Desperate and unable to provide for his wife and four daughters, a Syrian refugee who swapped deadly violence in Damascus for destitution in Lebanon hanged himself on Tuesday.
“He told us he was going to buy dinner for the children. Later, we searched for him in the house, and found him hanging from a noose upstairs,” said his wife Rima Bakkar, who suffered a nervous breakdown after finding her husband dead.
Previously a resident of the Yarmuk Palestinian refugee camp in south Damascus, Mohammed Melsi, 35, was one of thousands of people who fled the Syrian capital for what was supposed to be safe haven in neighbouring Lebanon.
He arrived in southern Lebanon with his family about a month ago, renting an unfurnished apartment in the Ain al-Helweh Palestinian refugee camp.
Thousands of Syrian refugee families have set up home in Lebanon’s 12 Palestinian refugee camps where accommodation is cheaper than in other areas of the country.
Sitting inside Ain al-Helweh’s Al-Aqsa hospital, Melsi’s grief-stricken widow broke down as she recounted the family’s story.
“Mohammed suffered a lot recently and was very disappointed by the lack of opportunities here in the camp. He tried to earn a livelihood to support us, but was unsuccessful,” said Rima.
Originally from Idlib province in northwestern Syria, Melsi moved to Yarmuk camp where he worked in a textile factory.
In recent weeks, deadly clashes between rebels and government troops have rocked the camp and a series of air strikes in mid-December prompted tens of thousands to flee.
Although the family made it across the border to Lebanon, Melsi was unable to make ends meet.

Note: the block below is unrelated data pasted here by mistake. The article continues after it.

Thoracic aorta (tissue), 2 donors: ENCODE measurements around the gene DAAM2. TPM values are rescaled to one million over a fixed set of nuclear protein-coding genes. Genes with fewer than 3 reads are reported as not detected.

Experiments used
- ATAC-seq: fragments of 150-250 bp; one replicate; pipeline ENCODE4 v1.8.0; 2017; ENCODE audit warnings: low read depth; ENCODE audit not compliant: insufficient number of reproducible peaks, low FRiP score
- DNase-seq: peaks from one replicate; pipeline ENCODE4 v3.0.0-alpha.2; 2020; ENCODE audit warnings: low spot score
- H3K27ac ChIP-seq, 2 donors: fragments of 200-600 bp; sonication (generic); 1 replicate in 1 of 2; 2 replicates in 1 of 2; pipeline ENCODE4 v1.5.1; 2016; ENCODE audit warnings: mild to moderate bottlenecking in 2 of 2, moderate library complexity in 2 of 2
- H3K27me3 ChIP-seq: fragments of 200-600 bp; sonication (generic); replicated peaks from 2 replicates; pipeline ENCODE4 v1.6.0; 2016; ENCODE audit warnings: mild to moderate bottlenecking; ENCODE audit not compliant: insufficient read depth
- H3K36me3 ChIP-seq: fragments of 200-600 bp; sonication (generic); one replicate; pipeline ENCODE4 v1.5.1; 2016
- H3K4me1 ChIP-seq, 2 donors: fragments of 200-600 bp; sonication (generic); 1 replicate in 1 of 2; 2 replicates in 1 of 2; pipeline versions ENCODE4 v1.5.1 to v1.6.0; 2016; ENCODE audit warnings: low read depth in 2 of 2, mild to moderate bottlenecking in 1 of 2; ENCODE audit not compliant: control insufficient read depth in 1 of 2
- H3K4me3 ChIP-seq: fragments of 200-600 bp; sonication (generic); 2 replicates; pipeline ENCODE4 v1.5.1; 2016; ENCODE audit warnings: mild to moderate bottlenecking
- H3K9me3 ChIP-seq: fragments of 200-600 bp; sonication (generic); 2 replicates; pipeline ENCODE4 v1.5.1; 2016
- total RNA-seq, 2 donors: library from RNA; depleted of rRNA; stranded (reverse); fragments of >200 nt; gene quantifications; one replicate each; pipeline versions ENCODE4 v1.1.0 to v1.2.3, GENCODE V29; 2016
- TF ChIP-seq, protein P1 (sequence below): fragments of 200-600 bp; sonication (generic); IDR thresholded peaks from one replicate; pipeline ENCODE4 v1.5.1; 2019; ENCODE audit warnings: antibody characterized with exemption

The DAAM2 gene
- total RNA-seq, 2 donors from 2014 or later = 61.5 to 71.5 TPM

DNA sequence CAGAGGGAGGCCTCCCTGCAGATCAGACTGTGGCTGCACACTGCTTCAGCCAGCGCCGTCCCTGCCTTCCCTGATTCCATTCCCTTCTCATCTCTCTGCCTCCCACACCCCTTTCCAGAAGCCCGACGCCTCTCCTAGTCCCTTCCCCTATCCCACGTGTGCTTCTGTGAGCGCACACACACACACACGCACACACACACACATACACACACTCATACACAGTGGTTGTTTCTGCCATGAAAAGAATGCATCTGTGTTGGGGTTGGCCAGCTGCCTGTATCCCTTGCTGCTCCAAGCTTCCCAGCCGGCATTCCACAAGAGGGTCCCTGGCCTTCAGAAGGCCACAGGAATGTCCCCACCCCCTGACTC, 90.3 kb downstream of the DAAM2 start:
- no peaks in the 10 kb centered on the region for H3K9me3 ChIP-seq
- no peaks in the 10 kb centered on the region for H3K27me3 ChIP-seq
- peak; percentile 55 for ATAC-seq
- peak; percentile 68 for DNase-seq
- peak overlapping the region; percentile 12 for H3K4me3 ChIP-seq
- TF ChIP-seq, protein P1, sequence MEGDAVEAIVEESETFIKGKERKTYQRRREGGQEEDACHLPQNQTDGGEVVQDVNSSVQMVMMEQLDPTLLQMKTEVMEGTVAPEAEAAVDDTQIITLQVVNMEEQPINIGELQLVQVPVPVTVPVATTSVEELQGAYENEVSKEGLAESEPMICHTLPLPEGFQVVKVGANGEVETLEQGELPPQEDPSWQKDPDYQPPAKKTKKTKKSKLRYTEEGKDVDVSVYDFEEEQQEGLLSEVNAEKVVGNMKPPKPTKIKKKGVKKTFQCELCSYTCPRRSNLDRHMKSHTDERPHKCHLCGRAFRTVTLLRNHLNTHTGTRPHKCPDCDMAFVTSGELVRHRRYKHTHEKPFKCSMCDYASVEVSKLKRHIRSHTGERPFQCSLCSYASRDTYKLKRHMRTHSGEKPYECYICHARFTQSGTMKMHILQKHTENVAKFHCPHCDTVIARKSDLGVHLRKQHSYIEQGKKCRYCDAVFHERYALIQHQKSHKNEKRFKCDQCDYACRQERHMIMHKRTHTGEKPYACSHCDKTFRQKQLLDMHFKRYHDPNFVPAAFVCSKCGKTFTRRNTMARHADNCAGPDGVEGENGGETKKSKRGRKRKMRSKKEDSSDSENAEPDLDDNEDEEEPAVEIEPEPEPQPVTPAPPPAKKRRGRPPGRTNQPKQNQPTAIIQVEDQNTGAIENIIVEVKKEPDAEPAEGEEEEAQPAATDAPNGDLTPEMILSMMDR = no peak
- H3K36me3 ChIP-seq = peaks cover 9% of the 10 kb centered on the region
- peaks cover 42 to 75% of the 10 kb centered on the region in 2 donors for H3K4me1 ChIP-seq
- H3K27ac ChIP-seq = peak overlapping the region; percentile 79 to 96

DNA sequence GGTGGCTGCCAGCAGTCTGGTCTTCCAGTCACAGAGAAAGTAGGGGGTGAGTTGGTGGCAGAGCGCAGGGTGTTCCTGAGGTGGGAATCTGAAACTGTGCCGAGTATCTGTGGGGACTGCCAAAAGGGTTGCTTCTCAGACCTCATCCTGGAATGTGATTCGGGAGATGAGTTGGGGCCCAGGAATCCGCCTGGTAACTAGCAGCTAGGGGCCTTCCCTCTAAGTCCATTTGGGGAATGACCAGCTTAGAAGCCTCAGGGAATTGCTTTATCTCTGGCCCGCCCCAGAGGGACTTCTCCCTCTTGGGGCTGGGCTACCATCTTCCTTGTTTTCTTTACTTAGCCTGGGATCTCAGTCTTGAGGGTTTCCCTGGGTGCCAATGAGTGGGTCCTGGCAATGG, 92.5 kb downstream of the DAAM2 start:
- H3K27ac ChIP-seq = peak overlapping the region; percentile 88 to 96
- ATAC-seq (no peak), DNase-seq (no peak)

“Mohammed’s psychological state worsened after he was unable to pay the rent for our home or afford the milk and asthma medication for our eight-month-old baby,” Rima told AFP.
At the Palestinian Red Crescent-run hospital in the southern port city of Sidon where Melsi’s body was taken, his neck bore the scar of the noose.
The rope was still hanging from the ceiling in the upper storey where he killed himself. In life it had been where he went to smoke, away from his asthmatic daughter.
A member of the Palestinian popular committees in Ain al-Helweh, Fuad Othman, accused international institutions of “not fulfilling their humanitarian responsibilities” towards Syrian refugees like Melsi.
The United Nations Relief and Works Agency (UNRWA) helps registered Palestinian refugees but its remit does not extend to Syrian refugees.
“We have received dozens of complaints from displaced Syrians who have taken refuge in Ain al-Helweh and said they did not receive any aid,” Othman said.
“UNRWA’s answer is that they are Syrians and this aid is dedicated to the Palestinians.”
The UN High Commissioner for Refugees estimates there are 200,000 Syrian refugees in Lebanon.
The Lebanese government, which has promised to keep its border open to refugees, called in early December for $363 million to cope with the influx.
At the entrance of the now fatherless home, a group of women gathered on the stoop, their faces pained with grief.
“The tragedies in Syria are what brought this family here, may God help them,” said Najiba Ali, an elderly neighbour, as she rose to offer Rima her condolences.